[Sub Pop; 2010]

Bands are often immediately dismissed for sounding similar to their predecessors. Their work is just a rehash of songs we’ve known—and potentially loved—for years. And thus, Male Bonding has confounded me. Part of me wants to me wants to deride Nothing Hurts for being merely a rehash of Nirvana, Dino Jr., and the like; but I just can’t do it. The songs are too good, the riffs are too heavy, and the hooks are too catchy for me to expound at length on the lack of originality on this album. I mean, it would be all too easy to accuse them of merely capitalizing on the ever expanding lo-fi trend and retreading their peers’ catalogs, but I can’t get myself to do it.

Whether it’s the Vivian Girls-style pop of lead single “Year’s Not Long” or the Cobain aping on “Weird Feelings” the above motif holds through. It’s derivative music that’s just too good to ignore. It’s not like those bands have cornered the markets on power chords, fast tempos and mid level sound quality. Some of these songs just need to be heard, despite their obvious touchstones. “Year’s Not Long,” in particular, deserves the heap of blog praise lobbed at it. It’s just a perfect garage-pop song. Nothing else needs to be said. Listen to it.

Male Bonding’s early demos showed so much promise. I was giddy at the news of a full album, and while the great songs are great, the music as a whole seems to have lost some of its early edge. Nothing Hurts is more sonically palatable, sure, in production respects, but losing that no-fi aesthetic from their earliest material has hurt their overall vibe. We lose out on the tape squelches and Abe Vigoda atonality of “Full Bonding” and are instead presented with straight ahead garage pop. Nobody was making music like their early material, ’90s indie funneled through the late 2000s trend of non-production, but with this effort they’ve waded into the much tread region between low fidelity and mainstream sound populated by your Best Coasts and your Dum Dum Girls and your Jay Reatards. It’s not a major gripe, and it’s not like I can control the direction a band decides to go, but their earlier stuff was just better.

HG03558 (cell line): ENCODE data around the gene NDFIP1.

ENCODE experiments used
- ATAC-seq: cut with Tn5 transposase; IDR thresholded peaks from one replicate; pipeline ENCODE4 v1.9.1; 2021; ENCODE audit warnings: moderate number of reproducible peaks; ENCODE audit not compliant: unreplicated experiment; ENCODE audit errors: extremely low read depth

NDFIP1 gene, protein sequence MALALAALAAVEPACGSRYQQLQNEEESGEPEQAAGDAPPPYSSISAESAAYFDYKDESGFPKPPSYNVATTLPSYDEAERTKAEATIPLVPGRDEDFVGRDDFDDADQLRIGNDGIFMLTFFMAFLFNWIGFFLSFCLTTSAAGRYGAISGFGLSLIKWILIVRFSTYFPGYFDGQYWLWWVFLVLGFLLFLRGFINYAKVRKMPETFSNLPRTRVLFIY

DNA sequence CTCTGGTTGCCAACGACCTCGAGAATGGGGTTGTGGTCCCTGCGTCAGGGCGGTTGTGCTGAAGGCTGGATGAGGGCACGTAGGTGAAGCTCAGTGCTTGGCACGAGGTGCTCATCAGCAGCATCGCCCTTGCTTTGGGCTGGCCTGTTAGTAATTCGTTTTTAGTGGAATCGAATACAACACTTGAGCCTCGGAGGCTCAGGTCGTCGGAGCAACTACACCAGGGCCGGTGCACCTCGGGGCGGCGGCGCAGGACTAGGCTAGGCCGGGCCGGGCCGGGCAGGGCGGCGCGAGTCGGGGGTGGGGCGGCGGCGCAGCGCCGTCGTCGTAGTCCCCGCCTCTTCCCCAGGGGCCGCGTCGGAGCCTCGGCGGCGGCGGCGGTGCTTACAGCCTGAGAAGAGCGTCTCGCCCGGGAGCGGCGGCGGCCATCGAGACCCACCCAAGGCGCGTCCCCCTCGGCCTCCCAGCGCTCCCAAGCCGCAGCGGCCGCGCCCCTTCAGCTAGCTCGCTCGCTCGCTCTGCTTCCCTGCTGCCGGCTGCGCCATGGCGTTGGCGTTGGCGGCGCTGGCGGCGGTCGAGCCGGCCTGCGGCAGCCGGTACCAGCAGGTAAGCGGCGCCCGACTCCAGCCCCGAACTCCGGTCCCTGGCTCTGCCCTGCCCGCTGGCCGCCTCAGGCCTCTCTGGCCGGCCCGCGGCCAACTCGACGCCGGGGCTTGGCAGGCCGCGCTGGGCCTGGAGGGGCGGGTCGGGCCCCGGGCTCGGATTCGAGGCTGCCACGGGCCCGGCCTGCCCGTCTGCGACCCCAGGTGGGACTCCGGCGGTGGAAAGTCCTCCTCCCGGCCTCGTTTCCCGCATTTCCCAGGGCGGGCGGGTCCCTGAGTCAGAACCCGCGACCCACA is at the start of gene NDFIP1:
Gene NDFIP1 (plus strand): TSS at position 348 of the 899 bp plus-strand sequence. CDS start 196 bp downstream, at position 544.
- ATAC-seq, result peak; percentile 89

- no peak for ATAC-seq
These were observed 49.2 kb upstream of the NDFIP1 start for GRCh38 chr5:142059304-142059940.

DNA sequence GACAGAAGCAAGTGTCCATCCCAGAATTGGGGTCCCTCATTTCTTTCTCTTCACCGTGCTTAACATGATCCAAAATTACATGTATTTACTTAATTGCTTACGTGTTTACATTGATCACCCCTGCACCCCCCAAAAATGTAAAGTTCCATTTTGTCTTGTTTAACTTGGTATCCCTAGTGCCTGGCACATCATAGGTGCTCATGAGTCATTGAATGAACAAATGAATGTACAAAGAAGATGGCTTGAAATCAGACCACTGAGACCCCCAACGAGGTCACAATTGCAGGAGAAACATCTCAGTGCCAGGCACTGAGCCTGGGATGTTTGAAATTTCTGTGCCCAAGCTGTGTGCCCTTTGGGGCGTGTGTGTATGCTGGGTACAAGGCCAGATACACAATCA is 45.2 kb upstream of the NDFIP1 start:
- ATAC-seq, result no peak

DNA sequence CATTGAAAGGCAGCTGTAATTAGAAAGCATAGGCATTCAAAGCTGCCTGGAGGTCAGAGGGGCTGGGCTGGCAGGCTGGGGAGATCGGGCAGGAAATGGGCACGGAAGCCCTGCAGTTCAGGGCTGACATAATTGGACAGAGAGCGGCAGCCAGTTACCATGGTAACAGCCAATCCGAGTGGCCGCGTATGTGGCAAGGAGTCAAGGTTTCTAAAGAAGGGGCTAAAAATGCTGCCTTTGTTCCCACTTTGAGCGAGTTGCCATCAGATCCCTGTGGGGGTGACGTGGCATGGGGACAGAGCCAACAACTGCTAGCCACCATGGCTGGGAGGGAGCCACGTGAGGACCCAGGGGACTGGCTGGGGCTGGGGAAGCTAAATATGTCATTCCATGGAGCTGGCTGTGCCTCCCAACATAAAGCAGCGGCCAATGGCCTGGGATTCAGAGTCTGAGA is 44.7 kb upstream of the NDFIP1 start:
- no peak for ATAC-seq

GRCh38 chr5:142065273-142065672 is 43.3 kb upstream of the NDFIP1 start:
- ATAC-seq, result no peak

Simply put, “Nothing Use to Hurt” is great, “Your Contact” is pretty great despite its brevity, and “Year’s Not Long” is one of my favorites of the year so far, but as a whole I can’t see myself listening to Nothing Hurts, in order, over and over again. It’s a pretty enjoyable album, but it’s just begging to be sampled one track at a time, every once in a while.